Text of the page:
(HTML) Creates a custom HTML fragment, used in the <head> section of your HTML document, content depending upon your project settings. Note the use of triple braces, as it is important that this character sequence should not be escaped.
(HTML) Creates a custom HTML fragment, used in the <body> section of your HTML document, content depending upon your project settings.
<script type="text/javascript" src="//connect.facebook.net/en_US/sdk.js"></script>
<!-- etc. -->

It is important that this inline block appear before the main application script is loaded. Since it includes HTML tags, this macro should appear in triple braces to prevent character sequences being escaped.

(HTML) This tag, once processed, adds code to load the Defold application. Should development options also be enabled, it also performs initialization of any associated modules.
<script type="text/javascript" src="//connect.facebook.net/en_US/sdk.js"></script>

If you wish to use the Facebook SDK then the tag to load this should appear before the {{{DEFOLD_JS_INIT}}} tag. This macro should also be enclosed in triple braces, as it too contains HTML tags and should not be escaped.

HTML5 Memory Tracker

In development, HTML5 bundles can be created that include a simple memory tracking tool. To include it in your application, open your “game.project” file and scroll to the html5 section.

Include devtool

By enabling the include_dev_tool option, the bundling process will automatically include and enabled this tool. Remember to cancel this option before creating release candidates!

Tool features

Launch your application in a browser as normal, and the tool will appear on screen.

Devtool example

You may enable or disable the various sections of memory reporting by pressing the toggle switches. The sections contain the following information:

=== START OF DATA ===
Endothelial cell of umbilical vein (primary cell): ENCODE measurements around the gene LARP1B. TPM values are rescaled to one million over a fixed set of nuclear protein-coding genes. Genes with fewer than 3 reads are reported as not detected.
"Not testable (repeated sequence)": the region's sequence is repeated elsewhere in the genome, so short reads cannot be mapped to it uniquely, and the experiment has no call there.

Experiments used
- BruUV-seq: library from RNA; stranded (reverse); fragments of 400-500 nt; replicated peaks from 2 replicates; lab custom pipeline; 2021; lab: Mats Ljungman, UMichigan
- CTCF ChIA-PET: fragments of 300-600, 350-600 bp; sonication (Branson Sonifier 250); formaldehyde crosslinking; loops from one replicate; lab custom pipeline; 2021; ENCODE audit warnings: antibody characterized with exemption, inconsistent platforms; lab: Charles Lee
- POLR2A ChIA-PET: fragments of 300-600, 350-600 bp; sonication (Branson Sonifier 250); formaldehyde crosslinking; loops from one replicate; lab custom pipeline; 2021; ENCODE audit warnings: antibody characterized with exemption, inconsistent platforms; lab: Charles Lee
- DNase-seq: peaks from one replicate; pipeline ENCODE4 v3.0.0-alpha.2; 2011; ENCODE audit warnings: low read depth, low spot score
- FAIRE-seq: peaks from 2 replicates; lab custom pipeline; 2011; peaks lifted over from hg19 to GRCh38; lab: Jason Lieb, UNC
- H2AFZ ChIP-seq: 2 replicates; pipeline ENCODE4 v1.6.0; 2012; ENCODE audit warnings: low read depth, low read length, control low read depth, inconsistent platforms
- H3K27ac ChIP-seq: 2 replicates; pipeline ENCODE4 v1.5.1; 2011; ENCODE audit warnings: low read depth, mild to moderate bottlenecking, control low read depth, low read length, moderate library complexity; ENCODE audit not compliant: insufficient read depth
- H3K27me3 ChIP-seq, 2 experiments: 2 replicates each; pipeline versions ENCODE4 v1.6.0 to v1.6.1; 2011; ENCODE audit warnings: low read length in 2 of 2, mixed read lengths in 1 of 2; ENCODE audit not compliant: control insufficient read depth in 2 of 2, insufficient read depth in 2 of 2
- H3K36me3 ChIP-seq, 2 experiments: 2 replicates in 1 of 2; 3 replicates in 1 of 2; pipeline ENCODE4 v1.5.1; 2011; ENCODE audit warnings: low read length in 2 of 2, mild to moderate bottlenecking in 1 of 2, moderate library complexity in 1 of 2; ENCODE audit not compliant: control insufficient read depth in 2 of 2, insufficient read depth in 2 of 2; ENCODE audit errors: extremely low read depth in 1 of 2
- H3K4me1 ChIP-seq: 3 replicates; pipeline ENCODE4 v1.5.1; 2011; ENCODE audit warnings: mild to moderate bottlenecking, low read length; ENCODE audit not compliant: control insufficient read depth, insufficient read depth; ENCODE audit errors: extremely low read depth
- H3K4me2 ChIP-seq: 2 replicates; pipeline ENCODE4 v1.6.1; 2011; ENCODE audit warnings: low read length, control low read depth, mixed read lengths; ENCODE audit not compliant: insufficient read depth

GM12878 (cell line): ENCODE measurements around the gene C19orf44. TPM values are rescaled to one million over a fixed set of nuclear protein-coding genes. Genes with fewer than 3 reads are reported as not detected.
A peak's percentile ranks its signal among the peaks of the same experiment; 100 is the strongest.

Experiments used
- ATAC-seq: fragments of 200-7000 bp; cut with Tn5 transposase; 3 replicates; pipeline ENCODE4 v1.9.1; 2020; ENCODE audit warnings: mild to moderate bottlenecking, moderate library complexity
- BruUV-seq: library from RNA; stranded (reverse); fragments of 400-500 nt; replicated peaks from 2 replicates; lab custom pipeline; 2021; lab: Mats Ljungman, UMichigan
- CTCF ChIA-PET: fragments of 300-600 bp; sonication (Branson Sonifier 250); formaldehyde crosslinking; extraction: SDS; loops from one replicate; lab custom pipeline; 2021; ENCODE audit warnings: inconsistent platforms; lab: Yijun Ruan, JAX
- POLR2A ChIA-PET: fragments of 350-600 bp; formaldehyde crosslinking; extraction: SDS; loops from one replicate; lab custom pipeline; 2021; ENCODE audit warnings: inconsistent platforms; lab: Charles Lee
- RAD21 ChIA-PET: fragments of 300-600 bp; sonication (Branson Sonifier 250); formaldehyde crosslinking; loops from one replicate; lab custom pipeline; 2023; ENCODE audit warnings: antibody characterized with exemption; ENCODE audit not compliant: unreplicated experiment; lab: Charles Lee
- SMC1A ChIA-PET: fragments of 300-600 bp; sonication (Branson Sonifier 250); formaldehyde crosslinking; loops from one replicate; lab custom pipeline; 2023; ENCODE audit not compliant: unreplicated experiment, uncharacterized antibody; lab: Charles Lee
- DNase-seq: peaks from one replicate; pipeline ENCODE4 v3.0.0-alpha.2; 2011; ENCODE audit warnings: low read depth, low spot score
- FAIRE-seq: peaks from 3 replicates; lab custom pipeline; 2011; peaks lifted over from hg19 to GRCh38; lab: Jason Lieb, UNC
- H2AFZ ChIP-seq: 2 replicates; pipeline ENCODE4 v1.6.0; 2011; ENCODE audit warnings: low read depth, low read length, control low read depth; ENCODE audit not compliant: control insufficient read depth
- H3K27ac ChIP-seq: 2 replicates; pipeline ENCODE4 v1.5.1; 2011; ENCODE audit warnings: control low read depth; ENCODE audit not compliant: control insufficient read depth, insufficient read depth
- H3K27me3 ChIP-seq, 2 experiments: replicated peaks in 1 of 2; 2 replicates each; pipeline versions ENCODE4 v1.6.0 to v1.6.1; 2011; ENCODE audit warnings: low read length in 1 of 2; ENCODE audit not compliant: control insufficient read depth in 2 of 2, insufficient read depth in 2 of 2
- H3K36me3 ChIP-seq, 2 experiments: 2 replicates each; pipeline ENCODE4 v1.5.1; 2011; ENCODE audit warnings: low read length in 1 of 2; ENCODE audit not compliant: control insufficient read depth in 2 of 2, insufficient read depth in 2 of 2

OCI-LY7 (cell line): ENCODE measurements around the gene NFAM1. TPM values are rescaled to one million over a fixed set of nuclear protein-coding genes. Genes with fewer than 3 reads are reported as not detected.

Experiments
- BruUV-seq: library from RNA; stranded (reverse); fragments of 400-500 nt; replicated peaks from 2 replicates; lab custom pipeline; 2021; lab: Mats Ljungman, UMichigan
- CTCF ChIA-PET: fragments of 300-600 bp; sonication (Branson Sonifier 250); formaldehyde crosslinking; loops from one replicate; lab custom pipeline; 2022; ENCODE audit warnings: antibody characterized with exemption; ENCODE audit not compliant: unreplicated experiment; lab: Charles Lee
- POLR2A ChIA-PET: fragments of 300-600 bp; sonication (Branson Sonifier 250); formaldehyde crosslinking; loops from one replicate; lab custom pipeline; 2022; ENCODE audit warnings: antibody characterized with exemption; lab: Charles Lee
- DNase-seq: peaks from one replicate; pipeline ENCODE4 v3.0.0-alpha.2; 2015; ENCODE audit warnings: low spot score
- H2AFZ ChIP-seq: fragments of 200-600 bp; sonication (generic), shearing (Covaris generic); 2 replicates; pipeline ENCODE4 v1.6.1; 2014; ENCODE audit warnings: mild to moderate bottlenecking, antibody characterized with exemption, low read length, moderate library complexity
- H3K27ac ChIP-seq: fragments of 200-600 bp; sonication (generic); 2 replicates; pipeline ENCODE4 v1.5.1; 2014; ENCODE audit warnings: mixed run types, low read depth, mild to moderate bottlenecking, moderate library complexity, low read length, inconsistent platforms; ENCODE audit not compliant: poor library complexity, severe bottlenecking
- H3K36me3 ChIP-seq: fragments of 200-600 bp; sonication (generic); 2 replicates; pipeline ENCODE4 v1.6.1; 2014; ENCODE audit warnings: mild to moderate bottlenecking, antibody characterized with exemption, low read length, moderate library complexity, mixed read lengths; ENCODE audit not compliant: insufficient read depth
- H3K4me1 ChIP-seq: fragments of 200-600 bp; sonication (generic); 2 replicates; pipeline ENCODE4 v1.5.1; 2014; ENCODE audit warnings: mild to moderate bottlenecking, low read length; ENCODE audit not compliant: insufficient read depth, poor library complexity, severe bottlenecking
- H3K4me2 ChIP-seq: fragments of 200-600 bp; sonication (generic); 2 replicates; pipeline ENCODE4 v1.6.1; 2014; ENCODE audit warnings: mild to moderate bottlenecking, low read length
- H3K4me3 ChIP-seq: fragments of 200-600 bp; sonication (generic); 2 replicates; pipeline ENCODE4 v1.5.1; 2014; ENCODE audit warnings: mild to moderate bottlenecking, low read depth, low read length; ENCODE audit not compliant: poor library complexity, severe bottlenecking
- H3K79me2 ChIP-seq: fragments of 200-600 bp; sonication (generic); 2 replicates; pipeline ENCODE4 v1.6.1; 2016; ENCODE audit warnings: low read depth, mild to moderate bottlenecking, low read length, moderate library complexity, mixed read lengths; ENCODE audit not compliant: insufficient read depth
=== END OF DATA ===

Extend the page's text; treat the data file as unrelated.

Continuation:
The overall size of the heap memory. This may be configured by setting a custom heap size. Tuning this value will be useful when creating a release that makes optimum use of resources.
Measures the current and peak levels of dynamic memory allocation, alongside overall counts of allocation and free operations being performed by the application.
Summarizes memory allocated for statically included data, built directly into the application.
Monitors the overall amount of memory allocated to the code for stack use. You should expect the used value to consistently report zero during normal operation, other values may indicate a bug in the engine.

It is most likely that the first two sections will be most relevant during development. In particular, best performing applications will not make frequent requests to dynamically allocate memory.

Known limitations

The memory tracking tool works by patching the functions malloc() and free(), and doing so at the earliest possible moment. This patch is not performed before methods are declared to global constructors, meaning that dynamic allocations made during this early phase of the application will not be tracked in the usage or peak data. Values relating to the dynamic memory area and locations will, however, be accurate.